Past Credit Record

Lenders examine the applicants’ past record of debt repayment as an indicator of the future. A credit report that shows no derogatory information is most desirable. Applicants with no previous credit experience will have more weight placed on income and employment history. Applicants with a history of collections, adverse judgments or bankruptcy within the past three years will have to convince the lender that this mortgage loan will be repaid on time. Additionally, the applicants may be considered poorer risks if they have guaranteed the repayment of someone else debt by acting as a co-maker or endorser. Lastly, the lender may take into consideration whether the applicants have adequate insurance protection in the event of major medical expenses or a disability that prevents returning to work.

When a mortgage lender will not provide a loan on a property, one must seek alternative sources of financing or lose the right to purchase the home.

Eastern European Banking Model

A traditional banking model in a CEEC (Central and Eastern European Country) consisted of a central bank and several purpose banks, one dealing with individuals’ savings and other banking needs, and another focusing on foreign financial activities, etc. The central bank provided most of the commercial banking needs of enterprises in addition to other functions. During the late 1980s, the CEECs modified this earlier structure by taking all the commercial banking activities of the central bank and transferring them to new commercial banks. In most countries the new banks were set up along industry lines, although in Poland a regional approach has been adopted.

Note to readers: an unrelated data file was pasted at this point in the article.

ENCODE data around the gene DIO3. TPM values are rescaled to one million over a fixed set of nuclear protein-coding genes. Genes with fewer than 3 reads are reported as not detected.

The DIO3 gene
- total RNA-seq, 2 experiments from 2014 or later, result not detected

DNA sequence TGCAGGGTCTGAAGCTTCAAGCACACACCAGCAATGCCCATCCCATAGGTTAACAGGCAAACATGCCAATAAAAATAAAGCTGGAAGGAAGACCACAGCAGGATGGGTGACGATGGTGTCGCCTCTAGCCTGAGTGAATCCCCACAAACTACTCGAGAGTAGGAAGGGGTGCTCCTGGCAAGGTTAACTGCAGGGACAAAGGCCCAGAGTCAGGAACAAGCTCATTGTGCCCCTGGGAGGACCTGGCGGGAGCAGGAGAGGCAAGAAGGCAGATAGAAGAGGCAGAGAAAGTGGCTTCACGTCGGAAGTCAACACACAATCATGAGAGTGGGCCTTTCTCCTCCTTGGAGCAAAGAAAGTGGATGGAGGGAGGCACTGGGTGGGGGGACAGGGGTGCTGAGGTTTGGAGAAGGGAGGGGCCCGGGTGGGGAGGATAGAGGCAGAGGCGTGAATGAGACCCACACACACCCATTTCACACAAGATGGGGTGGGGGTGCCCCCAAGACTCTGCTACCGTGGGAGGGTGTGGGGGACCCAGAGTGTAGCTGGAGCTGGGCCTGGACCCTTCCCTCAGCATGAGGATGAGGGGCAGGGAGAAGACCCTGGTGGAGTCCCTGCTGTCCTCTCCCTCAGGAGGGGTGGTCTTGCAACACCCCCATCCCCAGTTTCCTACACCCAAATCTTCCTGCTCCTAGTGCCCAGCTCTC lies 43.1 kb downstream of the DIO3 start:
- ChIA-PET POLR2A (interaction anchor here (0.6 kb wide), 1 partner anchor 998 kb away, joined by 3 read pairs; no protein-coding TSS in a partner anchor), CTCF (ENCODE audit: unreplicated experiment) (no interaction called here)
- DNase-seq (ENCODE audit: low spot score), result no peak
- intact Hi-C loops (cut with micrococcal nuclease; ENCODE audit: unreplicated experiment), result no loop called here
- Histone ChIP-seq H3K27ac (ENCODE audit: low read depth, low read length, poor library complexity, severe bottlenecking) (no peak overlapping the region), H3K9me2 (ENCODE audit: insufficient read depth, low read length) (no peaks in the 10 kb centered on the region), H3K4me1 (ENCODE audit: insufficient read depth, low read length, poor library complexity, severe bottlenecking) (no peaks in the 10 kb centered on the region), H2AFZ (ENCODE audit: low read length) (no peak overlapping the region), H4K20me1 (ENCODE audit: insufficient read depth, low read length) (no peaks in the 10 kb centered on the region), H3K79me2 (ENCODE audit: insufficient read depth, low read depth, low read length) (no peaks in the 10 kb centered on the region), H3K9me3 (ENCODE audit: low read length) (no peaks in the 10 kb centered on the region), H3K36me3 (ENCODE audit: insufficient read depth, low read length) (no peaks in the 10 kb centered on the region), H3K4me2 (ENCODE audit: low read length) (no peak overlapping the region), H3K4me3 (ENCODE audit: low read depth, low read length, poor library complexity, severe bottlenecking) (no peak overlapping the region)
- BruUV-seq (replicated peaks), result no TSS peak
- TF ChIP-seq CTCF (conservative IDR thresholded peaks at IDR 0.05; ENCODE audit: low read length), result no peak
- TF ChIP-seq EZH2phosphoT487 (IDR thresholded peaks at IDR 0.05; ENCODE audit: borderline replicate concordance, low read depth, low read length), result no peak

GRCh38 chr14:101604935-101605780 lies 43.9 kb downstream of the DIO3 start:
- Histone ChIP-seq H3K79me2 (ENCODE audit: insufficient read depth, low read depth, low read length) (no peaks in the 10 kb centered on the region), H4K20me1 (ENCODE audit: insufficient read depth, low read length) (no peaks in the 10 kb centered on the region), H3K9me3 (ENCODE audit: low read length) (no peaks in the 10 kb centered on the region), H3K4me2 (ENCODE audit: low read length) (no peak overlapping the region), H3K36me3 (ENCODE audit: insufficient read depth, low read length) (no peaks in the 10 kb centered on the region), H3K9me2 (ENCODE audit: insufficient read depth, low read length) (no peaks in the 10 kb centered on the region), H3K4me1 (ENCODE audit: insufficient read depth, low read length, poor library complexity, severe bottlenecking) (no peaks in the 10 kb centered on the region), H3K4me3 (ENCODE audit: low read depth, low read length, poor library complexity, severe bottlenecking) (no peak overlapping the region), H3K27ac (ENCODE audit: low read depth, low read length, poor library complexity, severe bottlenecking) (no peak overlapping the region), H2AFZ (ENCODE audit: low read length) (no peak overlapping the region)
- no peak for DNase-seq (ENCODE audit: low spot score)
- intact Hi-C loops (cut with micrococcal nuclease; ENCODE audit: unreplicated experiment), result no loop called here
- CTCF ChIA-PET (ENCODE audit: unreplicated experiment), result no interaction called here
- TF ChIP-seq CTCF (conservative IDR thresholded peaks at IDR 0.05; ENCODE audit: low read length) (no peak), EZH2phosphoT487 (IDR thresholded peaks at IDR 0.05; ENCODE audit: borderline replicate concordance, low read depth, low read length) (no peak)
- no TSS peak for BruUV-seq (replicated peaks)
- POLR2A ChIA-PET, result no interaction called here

On the whole, these new stale-owned commercial banks controlled the bulk of financial transactions, although a few ‘de novo banks’ were allowed in Hungary and Poland. Simply transferring existing loans from the central bank to the new state-owned commercial banks had its problems, since it involved transferring both ‘good’ and ‘bad’ assets. Moreover, each bank’s portfolio was restricted to the enterprise and industry assigned to them and they were not allowed to deal with other enterprises outside their remit.

As the central banks would always ‘bale out’ troubled state enterprises, these commercial banks cannot play the same role as commercial banks in the West. CEEC commercial banks cannot foreclose on a debt. If a firm did not wish to pay, the state-owned enterprise would, historically, receive further finance to cover its difficulties, it was a very rare occurrence for a bank to bring about the bankruptcy of a firm. In other words, state-owned enterprises were not allowed to go bankrupt, primarily because it would have affected the commercial banks, balance sheets, but more importantly, the rise in unemployment that would follow might have had high political costs.

What was needed was for commercial banks to have their balance sheets ‘cleaned up’, perhaps by the government purchasing their bad loans with long-term bonds. Adopting Western accounting procedures might also benefit the new commercial banks.